Turmeric (Curcuma longa rhizomes), commonly used as a spice is well documented for its medicinal properties in Indian and Chinese systems of medicine. It has been widely used for the treatment of several diseases. Epidemiological observations, though inconclusive, are suggestive that turmeric consumption may reduce the risk of some form of cancers and render other protective biological effects in humans. These biological effects of turmeric have been attributed to its constituent curcumin that has been widely studied for its anti-inflammatory, anti-angiogenic, anti-oxidant, wound healing and anti-cancer effects. As a result of extensive epidemiological, clinical, and animal studies several molecular mechanisms are emerging that elucidate multiple biological effects of curcumin. This review summarizes the most interesting in vitro and in vivo studies on the biological effects of curcumin.
     
  8. SizzleDog

    SizzleDog Lord Cynical

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    Apparently the curcumin in turmeric is a Cox-2 inhibitor - there is another Cox-2 inhibitor found in grapeskins and red wines - Reservatol. Now, I know grapes are toxic to dogs, but I'm wondering if reservatol is safe.
     
  9. Murreydobe

    Murreydobe New Member

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    That's weird, Rush doesn't have any kind of odor from the turmeric he's been getting. After hearing that was happening with Ilsa, I asked my friend who's been giving it to her senior bitch-she hasn't had a problem with odor from it, either.
     
  10. J's crew

    J's crew New Member

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    Does anyone know what the dosage would be? I have a friend that is having the same problem with her Rottie mix. She's about 80 pds.

    TIA!
     
  11. wehkah

    wehkah My 3 Blessings!

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    Interesting topic... this may be something I'd like to try also with my 9yr old weim. So if anyone knows the dosage chart that would be very helpful. :)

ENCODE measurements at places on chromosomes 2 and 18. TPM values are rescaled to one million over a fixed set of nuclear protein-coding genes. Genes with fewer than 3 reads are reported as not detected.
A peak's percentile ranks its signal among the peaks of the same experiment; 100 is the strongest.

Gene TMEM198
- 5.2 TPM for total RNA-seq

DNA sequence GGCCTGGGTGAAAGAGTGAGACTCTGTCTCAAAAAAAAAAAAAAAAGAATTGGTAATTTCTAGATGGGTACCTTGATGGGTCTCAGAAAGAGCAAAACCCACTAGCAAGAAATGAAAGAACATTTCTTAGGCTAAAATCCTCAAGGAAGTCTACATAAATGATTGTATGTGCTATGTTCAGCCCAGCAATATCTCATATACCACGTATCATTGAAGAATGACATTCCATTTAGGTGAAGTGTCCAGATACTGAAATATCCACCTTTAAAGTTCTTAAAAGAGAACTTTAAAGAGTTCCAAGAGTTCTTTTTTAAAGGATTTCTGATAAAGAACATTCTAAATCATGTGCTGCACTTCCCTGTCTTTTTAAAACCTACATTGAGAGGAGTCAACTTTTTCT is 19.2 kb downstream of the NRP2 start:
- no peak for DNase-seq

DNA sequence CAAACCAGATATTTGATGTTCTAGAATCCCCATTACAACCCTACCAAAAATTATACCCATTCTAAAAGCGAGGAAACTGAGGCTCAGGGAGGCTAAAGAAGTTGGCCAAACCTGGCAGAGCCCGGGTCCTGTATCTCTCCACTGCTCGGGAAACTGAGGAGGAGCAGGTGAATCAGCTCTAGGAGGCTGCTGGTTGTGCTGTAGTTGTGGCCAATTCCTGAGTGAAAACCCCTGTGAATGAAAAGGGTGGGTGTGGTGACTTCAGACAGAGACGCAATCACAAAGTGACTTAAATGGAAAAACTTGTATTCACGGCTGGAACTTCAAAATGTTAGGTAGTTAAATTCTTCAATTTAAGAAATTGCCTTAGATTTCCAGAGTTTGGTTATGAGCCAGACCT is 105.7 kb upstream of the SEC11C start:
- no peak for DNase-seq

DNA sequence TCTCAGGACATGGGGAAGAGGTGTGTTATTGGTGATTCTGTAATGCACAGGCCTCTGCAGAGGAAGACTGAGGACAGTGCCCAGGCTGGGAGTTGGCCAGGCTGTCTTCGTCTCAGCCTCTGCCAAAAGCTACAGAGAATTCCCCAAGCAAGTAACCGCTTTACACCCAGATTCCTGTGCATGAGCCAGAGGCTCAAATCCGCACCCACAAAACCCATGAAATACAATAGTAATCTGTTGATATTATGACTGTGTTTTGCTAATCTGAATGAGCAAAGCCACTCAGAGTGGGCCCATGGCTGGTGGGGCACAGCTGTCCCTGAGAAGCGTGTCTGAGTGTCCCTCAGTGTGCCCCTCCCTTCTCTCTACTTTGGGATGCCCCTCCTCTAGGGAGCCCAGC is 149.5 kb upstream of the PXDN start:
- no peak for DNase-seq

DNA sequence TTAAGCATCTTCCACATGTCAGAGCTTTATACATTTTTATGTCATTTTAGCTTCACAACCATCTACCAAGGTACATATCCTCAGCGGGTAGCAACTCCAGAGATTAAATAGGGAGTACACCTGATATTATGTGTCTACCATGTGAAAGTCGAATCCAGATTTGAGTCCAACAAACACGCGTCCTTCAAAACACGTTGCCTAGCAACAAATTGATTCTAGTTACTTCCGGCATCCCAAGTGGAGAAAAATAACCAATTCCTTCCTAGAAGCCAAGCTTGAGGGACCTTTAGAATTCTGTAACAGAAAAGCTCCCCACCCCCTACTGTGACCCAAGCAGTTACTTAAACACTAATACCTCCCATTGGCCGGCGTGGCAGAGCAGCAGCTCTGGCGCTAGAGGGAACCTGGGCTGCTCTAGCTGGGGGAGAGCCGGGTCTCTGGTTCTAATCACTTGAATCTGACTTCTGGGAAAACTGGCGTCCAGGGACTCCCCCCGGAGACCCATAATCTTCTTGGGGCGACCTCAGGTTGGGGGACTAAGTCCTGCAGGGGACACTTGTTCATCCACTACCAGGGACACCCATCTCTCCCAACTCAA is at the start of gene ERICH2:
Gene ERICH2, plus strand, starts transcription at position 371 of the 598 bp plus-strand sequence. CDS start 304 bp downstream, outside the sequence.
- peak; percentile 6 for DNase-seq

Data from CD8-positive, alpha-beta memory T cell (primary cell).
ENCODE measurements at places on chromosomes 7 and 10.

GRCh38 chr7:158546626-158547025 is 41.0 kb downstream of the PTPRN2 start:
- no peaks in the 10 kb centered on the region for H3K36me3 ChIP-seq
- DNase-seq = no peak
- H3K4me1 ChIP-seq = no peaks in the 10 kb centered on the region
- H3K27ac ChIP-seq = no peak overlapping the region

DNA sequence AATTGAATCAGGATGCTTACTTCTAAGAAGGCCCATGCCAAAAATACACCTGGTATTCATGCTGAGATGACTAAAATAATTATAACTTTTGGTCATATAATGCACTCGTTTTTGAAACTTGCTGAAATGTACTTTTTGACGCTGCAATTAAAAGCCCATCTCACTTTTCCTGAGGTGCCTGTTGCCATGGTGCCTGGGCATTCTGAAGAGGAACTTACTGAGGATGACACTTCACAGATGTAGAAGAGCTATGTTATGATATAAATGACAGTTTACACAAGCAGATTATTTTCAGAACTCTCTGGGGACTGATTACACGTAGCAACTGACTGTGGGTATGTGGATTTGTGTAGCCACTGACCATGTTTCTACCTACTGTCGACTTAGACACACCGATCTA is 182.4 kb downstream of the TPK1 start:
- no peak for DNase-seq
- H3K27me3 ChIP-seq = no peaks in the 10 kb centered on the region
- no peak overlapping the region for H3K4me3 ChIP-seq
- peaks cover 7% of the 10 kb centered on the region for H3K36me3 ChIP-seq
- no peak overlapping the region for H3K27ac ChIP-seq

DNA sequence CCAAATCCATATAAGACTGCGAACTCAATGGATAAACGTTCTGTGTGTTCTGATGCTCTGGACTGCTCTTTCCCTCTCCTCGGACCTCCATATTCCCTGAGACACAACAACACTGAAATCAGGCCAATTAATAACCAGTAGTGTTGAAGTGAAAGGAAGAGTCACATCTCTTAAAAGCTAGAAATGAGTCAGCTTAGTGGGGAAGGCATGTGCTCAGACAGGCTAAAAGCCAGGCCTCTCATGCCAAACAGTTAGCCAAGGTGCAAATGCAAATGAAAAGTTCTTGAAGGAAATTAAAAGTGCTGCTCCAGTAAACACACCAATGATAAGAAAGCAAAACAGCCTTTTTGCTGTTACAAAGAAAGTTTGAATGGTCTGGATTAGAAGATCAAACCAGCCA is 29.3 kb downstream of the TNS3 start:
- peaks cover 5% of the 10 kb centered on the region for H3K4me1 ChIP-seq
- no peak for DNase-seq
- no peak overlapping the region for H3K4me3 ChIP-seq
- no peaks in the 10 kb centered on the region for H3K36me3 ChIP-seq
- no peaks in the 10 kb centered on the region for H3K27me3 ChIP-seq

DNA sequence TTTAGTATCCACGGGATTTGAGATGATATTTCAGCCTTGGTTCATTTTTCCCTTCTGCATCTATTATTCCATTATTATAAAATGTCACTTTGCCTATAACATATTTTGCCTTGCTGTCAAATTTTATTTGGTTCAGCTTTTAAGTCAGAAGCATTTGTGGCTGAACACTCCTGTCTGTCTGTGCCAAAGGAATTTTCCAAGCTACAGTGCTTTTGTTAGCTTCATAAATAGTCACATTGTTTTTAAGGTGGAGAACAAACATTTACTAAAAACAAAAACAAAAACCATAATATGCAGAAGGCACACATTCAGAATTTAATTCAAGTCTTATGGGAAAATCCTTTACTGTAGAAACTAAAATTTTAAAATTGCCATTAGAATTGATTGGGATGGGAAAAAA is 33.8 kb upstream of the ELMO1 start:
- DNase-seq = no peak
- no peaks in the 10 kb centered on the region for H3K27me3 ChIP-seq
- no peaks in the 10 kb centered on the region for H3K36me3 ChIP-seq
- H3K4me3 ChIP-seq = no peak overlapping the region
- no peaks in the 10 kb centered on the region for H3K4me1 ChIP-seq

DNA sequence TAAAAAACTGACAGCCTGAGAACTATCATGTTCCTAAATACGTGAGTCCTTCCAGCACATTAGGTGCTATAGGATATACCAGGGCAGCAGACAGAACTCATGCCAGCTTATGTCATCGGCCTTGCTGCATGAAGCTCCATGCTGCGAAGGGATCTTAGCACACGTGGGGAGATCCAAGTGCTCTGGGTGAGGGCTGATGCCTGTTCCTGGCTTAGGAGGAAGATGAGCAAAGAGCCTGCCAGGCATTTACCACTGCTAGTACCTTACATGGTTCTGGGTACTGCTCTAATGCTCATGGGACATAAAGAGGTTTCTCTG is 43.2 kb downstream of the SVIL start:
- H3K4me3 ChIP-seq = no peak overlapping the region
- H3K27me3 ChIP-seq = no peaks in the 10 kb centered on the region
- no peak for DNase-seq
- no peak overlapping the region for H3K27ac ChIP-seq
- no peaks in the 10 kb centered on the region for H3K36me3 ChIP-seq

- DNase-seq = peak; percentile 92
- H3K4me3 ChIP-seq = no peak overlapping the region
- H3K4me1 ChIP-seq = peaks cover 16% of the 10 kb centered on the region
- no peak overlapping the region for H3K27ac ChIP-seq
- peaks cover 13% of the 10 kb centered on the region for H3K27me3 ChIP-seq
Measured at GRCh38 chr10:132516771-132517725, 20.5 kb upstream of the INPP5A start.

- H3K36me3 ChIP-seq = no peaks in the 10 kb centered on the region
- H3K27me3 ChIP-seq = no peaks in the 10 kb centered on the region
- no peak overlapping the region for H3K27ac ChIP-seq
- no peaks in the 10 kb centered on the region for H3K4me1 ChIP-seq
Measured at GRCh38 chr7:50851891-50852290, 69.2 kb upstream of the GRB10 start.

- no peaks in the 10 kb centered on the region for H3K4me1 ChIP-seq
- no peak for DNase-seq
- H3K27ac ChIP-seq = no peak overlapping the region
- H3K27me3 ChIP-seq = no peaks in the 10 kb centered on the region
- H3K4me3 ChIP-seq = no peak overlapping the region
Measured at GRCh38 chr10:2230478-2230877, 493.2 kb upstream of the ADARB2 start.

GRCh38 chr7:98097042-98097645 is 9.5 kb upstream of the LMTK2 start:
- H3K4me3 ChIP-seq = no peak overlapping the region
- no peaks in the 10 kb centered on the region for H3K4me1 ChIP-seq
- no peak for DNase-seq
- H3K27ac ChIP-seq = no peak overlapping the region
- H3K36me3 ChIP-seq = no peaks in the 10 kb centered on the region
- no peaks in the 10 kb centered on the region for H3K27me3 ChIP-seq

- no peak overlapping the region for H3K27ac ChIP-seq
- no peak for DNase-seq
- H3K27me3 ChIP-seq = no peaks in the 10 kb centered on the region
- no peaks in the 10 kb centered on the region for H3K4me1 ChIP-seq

12. Murreydobe

    Murreydobe New Member

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    The dosage I was given for lipomas was 500 mg. twice a day for a 60 lb. dog.

    If you look on the web, there's a lot of variation about dosages. One site suggests you load the food with turmeric until the dog won't eat it, then back off.

    This was posted on a site for canine cancer. curcurmin is a component of turmeric:

    "Recommended dosage of curcumin for treatment of cancer is 80
    mg/kg/day (36 mg/lb/day), or 400 mg twice a day for a 25 lb dog.,
    administered orally (the highest recommended dosage is 120 mg/kg/day,
    or 55 mg/lb/day, to avoid toxicity)."
     
    Last edited: Aug 31, 2007
  13. Herschel

    Herschel New Member

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    There is no evidence that all Cox-2 inhibitors are unsafe. In fact, it's kind of a silver bullet and that is where pharmaceutical companies are spending huge money trying to find the next Cox-2 inhibiting anti-inflammatory (remember Vioxx, etc.). If Curcumin is a Cox-2 inhibitor, it might be a great natural way to treat joint pain, arthritis, etc.

    Further, the mechanism behind grape/raisin toxicity is still unknown. In fact, a lot of people still feed grapes/raisins to their dogs without any ill effects. Just because grape skins contain some level of Cox-2 inhibiting compounds doesn't make them toxic to dogs or related to turmeric.